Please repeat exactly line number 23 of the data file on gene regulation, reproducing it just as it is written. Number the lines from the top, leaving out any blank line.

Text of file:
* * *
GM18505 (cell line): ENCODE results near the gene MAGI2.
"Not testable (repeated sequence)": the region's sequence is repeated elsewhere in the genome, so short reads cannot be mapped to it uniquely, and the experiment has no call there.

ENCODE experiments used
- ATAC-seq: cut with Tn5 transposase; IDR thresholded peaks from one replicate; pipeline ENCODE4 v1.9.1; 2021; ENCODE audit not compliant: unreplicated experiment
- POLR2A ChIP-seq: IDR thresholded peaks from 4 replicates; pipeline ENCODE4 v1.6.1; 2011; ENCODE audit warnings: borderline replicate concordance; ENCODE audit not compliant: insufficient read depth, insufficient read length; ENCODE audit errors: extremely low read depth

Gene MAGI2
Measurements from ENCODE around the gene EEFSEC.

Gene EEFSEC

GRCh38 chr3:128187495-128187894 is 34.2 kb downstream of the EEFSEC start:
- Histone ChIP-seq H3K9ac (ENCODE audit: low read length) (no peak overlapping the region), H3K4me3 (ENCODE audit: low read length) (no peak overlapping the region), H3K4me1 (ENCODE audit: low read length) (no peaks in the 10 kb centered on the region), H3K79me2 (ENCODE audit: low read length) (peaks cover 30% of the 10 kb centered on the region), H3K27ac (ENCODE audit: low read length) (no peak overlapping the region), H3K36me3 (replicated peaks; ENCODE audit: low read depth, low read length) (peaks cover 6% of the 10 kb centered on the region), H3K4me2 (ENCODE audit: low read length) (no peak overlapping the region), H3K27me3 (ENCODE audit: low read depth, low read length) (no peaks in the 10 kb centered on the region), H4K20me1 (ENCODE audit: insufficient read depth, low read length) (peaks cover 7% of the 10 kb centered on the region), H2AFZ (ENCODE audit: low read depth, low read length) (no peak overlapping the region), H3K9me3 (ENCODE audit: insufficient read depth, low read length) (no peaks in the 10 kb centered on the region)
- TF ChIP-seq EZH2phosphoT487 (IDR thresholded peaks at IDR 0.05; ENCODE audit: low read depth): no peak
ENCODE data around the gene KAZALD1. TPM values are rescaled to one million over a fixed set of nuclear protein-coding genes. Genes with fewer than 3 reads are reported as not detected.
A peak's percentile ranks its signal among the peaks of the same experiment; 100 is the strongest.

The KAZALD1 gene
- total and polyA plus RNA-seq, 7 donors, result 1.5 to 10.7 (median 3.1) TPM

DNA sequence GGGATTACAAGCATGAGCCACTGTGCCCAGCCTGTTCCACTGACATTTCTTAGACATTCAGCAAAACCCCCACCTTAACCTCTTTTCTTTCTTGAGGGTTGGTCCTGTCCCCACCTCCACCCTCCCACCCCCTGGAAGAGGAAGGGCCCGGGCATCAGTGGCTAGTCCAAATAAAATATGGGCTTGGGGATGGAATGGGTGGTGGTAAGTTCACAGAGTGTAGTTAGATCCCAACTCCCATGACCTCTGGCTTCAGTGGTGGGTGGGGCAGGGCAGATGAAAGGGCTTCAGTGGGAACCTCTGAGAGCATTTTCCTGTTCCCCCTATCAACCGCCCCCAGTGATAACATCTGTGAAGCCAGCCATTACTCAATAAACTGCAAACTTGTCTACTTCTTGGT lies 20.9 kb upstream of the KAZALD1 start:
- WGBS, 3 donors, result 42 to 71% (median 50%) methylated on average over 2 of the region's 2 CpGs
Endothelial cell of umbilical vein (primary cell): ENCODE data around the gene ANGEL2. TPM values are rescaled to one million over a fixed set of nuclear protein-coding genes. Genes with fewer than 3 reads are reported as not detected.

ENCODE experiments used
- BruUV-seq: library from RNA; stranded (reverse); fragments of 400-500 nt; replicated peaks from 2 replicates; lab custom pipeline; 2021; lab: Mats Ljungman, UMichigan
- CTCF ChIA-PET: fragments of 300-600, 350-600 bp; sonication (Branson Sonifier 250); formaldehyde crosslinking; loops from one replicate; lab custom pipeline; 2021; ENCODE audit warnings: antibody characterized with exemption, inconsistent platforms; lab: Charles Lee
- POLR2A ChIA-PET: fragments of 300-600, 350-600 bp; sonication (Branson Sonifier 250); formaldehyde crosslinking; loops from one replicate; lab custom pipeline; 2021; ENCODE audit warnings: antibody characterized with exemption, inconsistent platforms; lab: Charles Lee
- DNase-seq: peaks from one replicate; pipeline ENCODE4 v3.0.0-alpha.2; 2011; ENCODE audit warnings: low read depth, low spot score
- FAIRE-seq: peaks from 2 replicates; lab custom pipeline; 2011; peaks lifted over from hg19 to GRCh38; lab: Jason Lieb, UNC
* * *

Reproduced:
- DNase-seq: peaks from one replicate; pipeline ENCODE4 v3.0.0-alpha.2; 2011; ENCODE audit warnings: low read depth, low spot score